Either I don't understand you or you've got the tree of life analogy backwards. The most ancient life is down by the roots. The most modern life is out by the ends of branches. The top part of the tree is today. The roots are where UCA and LUCA are.
The fate of most life is extinction, some with a trace, but most with no trace. What you're claiming to find peculiar is normal.
We see many groups of species being able to survive relatively unaltered for hundreds of millions of years, around 1/10th or 1/20th of time since first life began. Crocodiles, snakes, spiders, mosquitos, all existed in roughly the same form few hundred million years ago.
Extremely few species or genuses have survived unchanged for hundreds of millions of years that we know of. You are right that species and genuses of creatures that looked much like modern mosquitos and spiders existed long ago, they just weren't the same ones that exist today. Snakes have only been around for about 130 million years, but I guess if you're not too picky anything that is long and tubular and slithers on the ground is just a snake. And about crocodiles, did you know that there used to be hundreds of species of crocodiles but that today there are only 24?
Very, very few species have existed unchanged for hundreds of millions of years. As inevitable genetic change takes place over the generations, only ecological niches that exert the same or very similar environmental pressures can keep species molded into something very similar to what existed long ago, meaning they appear to have experienced little morphological change even though there's been a great deal of genetic change. Horseshoe crabs are one of the few exceptions, one species thought to have existed for hundreds of millions of years. But like I said, it's an exception. It doesn't have much company.
So what happened to the whole branch leading up to the latest common ancestor of all mammals? The whole lineage of gradual changes, from cold-blooded to warm-blooded, from egg hatching to placental birth, from horizontal spine movement to vertical (and those are just the obvious changes), and side branches, all vanished without trace again?
Fossilization is extraordinarily rare in most environments, and some things even more rarely fossilize, such as anything small or soft.
So much, that we can only guess and hypothesize about the order in which all these changes gradually happened. And why so many drastic changes happened to be all occurring in the same lineage, does not really fit the "random" mutation narrative.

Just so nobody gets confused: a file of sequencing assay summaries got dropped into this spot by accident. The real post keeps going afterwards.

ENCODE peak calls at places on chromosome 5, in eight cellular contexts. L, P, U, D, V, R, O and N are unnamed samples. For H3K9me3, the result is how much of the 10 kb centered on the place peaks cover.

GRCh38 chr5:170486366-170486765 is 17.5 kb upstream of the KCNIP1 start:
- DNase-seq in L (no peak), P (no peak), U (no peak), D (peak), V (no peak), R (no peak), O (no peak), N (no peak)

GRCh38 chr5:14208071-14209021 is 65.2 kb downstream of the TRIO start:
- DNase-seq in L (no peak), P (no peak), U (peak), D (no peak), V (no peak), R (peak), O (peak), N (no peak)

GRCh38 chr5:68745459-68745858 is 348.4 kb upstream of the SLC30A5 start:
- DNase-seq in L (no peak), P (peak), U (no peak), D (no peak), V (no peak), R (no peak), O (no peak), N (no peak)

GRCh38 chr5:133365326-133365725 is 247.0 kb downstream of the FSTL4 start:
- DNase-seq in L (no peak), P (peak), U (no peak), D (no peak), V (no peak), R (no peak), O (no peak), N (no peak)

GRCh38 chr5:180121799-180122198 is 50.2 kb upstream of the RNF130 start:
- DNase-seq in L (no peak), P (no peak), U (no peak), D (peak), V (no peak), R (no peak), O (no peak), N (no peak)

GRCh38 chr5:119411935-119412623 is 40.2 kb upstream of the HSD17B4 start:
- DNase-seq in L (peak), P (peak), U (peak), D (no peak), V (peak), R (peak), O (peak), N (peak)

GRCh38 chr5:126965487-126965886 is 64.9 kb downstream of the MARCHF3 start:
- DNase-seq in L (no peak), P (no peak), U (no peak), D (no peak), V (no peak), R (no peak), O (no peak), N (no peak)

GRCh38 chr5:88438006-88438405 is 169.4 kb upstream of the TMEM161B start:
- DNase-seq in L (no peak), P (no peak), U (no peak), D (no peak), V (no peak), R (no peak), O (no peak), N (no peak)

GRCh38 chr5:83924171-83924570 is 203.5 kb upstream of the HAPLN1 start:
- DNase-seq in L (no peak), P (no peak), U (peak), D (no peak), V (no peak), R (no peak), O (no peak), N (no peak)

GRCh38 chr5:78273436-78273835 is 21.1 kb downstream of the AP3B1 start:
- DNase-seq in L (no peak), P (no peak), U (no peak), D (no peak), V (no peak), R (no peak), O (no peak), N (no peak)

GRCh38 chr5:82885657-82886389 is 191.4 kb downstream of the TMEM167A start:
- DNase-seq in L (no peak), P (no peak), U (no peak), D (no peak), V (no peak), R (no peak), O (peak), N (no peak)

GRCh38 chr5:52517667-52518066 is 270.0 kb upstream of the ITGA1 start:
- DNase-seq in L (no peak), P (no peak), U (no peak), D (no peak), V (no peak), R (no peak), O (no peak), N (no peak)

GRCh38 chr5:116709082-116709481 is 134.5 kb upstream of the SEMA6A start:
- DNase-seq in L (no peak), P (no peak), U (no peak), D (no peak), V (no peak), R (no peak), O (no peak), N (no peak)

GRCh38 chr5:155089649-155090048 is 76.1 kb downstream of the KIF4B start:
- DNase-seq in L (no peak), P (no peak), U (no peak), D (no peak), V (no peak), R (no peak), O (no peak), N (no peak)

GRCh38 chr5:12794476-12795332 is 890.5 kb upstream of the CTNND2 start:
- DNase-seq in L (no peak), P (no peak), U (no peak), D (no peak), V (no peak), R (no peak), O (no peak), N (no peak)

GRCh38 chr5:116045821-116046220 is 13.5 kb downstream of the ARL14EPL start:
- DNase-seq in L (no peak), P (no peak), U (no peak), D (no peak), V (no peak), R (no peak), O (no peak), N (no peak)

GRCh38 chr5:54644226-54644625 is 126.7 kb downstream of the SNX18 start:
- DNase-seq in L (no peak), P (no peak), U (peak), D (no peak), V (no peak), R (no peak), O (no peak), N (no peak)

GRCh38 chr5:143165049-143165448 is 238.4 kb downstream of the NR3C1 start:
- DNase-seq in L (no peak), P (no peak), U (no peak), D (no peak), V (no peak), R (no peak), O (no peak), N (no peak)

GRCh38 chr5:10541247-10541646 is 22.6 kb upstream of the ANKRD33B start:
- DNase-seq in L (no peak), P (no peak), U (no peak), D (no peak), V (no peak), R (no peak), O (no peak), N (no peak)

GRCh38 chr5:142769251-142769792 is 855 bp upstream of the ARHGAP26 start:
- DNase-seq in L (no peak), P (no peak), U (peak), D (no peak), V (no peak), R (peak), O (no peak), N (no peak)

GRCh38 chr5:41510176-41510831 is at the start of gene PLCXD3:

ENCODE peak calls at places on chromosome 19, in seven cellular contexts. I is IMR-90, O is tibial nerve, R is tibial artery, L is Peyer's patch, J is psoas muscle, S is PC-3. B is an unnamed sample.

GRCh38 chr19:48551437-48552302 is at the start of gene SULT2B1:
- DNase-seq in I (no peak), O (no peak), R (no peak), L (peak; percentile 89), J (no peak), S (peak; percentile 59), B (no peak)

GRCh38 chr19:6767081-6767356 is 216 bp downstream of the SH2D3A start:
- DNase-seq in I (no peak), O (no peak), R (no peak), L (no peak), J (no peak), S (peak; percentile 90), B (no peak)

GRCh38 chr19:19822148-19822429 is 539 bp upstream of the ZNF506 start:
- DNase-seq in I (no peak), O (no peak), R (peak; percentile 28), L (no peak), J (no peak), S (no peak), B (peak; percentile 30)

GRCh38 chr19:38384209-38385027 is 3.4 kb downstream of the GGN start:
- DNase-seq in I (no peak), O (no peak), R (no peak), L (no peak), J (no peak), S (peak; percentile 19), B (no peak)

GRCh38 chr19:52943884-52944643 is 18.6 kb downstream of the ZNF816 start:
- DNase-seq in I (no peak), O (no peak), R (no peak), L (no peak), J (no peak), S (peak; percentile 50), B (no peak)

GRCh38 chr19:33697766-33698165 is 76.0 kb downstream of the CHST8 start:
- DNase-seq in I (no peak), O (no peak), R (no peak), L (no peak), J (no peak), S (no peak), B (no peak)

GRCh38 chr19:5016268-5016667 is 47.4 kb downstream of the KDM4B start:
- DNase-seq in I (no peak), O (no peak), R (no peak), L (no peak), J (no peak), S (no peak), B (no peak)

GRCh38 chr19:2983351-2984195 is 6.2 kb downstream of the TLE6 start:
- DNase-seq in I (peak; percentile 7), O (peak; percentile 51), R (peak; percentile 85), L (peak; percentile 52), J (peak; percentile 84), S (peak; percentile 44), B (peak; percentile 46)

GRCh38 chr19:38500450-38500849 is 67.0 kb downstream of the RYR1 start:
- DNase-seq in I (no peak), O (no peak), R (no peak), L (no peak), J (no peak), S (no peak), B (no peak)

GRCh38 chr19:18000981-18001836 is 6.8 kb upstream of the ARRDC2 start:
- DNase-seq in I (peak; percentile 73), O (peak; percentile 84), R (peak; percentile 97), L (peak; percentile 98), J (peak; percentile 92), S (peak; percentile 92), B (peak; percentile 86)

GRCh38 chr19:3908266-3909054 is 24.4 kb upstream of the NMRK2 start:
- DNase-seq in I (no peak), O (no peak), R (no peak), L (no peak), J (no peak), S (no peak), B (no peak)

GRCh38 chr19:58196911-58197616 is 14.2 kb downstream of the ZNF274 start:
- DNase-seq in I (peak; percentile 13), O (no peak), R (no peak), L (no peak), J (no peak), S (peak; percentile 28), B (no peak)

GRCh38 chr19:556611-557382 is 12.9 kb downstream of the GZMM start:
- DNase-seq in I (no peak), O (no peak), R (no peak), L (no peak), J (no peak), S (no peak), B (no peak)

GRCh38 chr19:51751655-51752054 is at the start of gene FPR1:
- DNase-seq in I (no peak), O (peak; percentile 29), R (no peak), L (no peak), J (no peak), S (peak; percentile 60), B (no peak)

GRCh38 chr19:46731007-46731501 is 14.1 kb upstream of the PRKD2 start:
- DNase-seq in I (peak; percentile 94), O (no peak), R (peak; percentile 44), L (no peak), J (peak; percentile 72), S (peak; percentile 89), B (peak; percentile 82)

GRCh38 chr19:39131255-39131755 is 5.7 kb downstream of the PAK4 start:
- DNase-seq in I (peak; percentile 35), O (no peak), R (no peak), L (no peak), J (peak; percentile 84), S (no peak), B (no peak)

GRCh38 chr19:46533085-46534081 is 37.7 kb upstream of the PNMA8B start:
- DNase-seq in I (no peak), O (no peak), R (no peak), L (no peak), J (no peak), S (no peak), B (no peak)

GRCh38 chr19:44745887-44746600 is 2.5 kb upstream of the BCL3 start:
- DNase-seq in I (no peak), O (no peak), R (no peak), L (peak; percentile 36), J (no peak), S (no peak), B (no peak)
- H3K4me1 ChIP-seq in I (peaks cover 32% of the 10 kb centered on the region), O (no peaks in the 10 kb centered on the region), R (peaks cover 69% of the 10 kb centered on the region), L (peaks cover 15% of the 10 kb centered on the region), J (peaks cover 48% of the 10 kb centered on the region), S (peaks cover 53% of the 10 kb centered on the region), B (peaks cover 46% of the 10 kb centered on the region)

Evolutionary change is a response to environmental pressures. Species in a very stable environment will only experience genetic drift, while those in rapidly changing environments could experience either rapid evolutionary change or extinction. What we see in nature is evolution everywhere, with every species population running mutational experiments up the flagpole to see how they fly.
You seem to be asking why don't we see the same types and rates of evolutionary change everywhere. That's like asking why the weather isn't the same everywhere.
Same as we see how so many beneficial mutations just happen to be in the lineage of the single primate group with fused chromosomes. Not very likely, under the model that any drastic mutation could happen in any of the many primate groups.
No one thinks any particular line is experiencing more beneficial mutations than any others, and what's beneficial is relative. Thicker fleece in the north is a real boon, but in the south not so much.
What does happen is that a population that experiences a mutation that produces better adaptation, which means improved differential reproductive success, will be better able to compete and will likely produce more offspring, the ultimate determinate of success.
And the first primate with fused chromosomes left no unaltered descendents or descendents with only minor alterations, still showing most resemblance to the primate group before fusion, more than to human appearance today.
I don't know why you're saying this. There's no indication that the human lineage experienced a different mutation rate than other related species going back to the chromosome fusion.
Common ancestry fails on every level, to match with observable data.